July 14th, 2011 by Kristi Stephens
15 years ago I wept over dying Haitian babies in my arms – will you help me make a difference today? Please consider partnering with me to bring infant formula to these precious ones in desperate need! Got milk?
Now, back to One Summer, One Story…
When you think of Old Testament law, what word comes to mind? Tedious? Monotonous? Repetitive?
Long lists of required offerings, detailed specifications for the tabernacle, “thou shalt not’s”?
Personally, I think that the reason why we often misunderstand the purpose behind the Old Testament law is that we fail to see it within the context of God’s unique relationship with Israel. As we discussed on Tuesday, God’s redemption of and covenant relationship with Israel came first – the law came second.
Israel was set apart as God’s chosen people on the earth. They were a kingdom of priests, intended to communicate God’s character and will to the rest of the world. They were to eat differently, live differently, worship differently, relate to one another differently – because their God was completely holy and unlike any other god of any other nation.
Not only that – but their God would physically dwell in their midst.
“So I will consecrate the Tent of Meeting and the altar and will consecrate Aaron and his sons to serve me as priests. Then I will dwell among the Israelites and be their God. They will know that I am the LORD their God, who brought them out of Egypt so that I might dwell among them. I am the LORD their God.”
A completely holy God living among completely sinful man.
The law was not a strict code of rules requiring them to live perfectly. The law was in place because they could not live perfectly. The book of Leviticus opens with instructions of various fellowship offerings the Israelites could present to God – there was a right way and a wrong way to worship, and they must do it correctly. Because God is holy, sinful man cannot saunter into His presence however he wants and worship however he wants. Remember – Cain already learned that lesson once. So, God teaches them how to worship Him.
After these fellowship offerings, however, notice what comes next:
“Say to the Israelites: ‘When anyone sins unintentionally and does what is forbidden in any of the LORD’s commands…”
The law did not require perfection. The law assumed imperfection. Imperfect understanding of worship, even among God-fearing men. Imperfect living. Imperfect thoughts. Imperfect motivations.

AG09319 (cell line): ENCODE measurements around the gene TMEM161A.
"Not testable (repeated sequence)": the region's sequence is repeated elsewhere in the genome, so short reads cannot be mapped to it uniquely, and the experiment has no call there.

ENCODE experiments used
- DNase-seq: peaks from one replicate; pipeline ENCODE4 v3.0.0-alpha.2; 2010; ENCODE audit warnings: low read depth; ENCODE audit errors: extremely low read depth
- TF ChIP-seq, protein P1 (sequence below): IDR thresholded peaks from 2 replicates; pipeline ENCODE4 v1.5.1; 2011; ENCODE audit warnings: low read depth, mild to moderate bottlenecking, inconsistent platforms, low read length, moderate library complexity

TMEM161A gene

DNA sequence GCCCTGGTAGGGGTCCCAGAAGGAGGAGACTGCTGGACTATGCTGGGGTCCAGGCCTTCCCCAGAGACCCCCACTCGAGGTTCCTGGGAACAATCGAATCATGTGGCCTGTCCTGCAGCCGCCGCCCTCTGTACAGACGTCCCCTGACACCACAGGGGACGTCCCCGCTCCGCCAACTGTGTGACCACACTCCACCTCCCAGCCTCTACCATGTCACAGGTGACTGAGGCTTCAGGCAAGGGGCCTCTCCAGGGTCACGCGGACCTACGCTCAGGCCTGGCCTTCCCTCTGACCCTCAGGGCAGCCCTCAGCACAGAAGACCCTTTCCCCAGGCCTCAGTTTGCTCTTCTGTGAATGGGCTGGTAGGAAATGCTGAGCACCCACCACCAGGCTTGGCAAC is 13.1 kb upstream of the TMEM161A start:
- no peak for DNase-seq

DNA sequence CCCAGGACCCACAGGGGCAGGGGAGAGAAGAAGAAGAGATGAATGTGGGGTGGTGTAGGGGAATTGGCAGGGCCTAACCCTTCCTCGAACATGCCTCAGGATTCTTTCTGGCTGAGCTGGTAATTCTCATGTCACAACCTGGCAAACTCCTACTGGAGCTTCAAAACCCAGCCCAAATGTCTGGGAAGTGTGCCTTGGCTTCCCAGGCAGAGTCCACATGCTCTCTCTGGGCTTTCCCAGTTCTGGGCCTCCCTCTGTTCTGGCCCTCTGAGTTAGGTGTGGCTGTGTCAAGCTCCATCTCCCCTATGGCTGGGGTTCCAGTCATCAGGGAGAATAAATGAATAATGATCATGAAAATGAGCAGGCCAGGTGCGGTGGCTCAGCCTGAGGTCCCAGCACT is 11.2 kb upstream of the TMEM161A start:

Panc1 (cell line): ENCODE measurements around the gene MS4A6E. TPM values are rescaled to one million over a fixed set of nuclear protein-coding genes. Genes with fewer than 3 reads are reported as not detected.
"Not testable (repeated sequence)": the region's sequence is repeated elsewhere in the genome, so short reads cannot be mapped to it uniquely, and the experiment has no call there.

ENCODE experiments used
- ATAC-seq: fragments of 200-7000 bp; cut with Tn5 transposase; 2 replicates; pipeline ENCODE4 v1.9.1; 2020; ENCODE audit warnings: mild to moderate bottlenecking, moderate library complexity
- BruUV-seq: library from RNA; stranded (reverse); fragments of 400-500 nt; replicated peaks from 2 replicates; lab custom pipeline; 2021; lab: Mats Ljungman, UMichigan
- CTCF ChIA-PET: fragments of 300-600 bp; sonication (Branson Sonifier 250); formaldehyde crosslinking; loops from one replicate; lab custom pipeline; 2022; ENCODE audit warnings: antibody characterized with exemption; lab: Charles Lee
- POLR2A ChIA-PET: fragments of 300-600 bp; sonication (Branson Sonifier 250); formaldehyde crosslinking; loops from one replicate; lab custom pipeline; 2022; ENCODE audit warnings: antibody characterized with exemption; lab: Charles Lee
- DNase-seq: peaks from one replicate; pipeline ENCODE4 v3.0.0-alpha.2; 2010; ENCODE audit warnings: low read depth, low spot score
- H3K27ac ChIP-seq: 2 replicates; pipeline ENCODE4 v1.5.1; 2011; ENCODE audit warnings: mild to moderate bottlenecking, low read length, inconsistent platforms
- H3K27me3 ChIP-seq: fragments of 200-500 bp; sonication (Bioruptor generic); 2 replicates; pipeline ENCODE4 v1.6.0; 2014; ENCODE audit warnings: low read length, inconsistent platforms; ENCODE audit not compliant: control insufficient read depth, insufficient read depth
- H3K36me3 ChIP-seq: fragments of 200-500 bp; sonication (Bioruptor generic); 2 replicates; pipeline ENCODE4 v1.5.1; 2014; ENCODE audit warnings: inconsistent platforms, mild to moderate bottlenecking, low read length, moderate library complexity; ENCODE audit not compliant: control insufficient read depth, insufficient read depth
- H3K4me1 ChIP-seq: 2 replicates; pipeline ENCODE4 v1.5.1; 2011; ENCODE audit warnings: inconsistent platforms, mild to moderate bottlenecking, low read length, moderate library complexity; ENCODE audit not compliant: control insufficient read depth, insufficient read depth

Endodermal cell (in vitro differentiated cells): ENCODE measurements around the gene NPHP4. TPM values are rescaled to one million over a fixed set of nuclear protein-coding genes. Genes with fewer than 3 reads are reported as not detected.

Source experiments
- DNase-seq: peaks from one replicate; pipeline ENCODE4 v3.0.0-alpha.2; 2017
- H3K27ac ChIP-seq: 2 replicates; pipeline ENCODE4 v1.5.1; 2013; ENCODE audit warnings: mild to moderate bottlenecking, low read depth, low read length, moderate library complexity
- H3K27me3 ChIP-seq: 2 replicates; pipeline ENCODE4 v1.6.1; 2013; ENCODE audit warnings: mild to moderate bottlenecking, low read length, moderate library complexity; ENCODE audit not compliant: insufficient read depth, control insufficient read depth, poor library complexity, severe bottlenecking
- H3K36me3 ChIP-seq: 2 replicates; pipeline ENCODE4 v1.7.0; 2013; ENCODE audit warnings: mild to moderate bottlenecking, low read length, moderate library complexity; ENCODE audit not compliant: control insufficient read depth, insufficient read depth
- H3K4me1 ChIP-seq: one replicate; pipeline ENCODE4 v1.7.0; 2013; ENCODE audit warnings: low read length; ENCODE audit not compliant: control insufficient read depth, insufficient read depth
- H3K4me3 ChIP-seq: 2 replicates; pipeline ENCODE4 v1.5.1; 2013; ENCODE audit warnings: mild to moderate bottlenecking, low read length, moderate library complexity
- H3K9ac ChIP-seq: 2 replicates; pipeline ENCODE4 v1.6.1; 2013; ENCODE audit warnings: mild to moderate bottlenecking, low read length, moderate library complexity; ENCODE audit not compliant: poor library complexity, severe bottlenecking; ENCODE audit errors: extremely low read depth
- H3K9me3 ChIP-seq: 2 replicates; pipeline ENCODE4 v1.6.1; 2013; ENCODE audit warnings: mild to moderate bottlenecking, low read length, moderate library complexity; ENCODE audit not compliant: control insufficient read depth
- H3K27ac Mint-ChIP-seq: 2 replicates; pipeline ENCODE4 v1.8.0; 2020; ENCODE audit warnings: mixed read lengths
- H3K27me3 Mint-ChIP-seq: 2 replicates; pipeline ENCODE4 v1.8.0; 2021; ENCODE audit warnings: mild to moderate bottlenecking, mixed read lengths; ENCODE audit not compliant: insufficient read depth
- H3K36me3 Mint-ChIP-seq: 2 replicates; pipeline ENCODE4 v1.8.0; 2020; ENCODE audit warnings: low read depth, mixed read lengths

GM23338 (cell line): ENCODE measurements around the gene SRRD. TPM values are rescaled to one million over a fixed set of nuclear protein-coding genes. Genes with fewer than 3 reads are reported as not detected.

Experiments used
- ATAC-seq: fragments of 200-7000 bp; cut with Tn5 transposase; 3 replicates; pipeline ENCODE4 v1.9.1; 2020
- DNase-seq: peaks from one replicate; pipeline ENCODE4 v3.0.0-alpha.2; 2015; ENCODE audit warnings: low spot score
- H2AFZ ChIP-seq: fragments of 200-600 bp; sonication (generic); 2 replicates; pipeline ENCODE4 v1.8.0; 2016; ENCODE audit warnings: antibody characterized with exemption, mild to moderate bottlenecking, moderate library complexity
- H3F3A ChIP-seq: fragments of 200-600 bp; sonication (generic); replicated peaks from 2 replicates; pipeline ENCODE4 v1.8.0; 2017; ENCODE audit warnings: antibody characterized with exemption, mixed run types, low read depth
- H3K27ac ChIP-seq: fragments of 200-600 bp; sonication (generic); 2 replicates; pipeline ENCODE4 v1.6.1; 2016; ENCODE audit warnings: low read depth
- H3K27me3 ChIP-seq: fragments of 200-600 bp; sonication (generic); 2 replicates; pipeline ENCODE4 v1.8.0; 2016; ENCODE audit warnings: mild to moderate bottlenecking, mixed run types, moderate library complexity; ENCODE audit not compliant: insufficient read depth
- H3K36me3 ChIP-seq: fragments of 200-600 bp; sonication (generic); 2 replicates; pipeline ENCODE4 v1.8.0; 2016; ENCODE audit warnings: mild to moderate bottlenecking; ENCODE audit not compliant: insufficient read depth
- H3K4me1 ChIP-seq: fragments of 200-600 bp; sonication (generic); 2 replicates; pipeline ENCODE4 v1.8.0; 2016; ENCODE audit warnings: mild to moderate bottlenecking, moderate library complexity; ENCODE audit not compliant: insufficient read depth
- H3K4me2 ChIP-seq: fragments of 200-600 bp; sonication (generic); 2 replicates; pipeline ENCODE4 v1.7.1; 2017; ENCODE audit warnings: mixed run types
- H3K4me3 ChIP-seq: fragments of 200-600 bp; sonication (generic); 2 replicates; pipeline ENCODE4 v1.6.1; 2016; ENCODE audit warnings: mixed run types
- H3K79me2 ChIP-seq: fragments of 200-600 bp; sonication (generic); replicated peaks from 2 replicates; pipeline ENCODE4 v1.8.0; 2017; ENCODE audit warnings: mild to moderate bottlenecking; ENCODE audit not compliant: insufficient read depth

Sinful man cannot live with a holy God in their midst without a covering for their sin.
The amazing thing about the law, to me, is this: God wanted relationship with them. He loved them enough to teach them how to live with Him in their midst, how to approach Him, how to worship Him, how to live in a way that honored Him, how to repair their relationship with Him when they inevitably would fail.
This is the heartcry of the entire book of Deuteronomy – it screams off the pages at us:
Oh, that their hearts would be inclined to fear me and keep all my commands always, so that it might go well with them and their children forever!
God wants relationship with us. He wants to dwell among us. This is why Revelation exults loudly and joyfully:
And I heard a loud voice from the throne saying, “Now the dwelling of God is with men, and he will live with them. They will be his people, and God himself will be with them and be their God.”
But we must understand: sinful man cannot dwell with a holy God. Our sin must be covered. And so, God made a way.
Not with bulls and lambs sacrificed over and over for each and every sin – but with the one perfect sacrifice, the Lamb of God whose death was able to take away the sins of the world. He offers to us an invitation to be redeemed, and then to have God not just dwell among us – but in us.
I pray that out of his glorious riches he may strengthen you with power through his Spirit in your inner being, so that Christ may dwell in your hearts through faith. And I pray that you, being rooted and established in love, may have power, together with all the saints, to grasp how wide and long and high and deep is the love of Christ, and to know this love that surpasses knowledge—that you may be filled to the measure of all the fullness of God.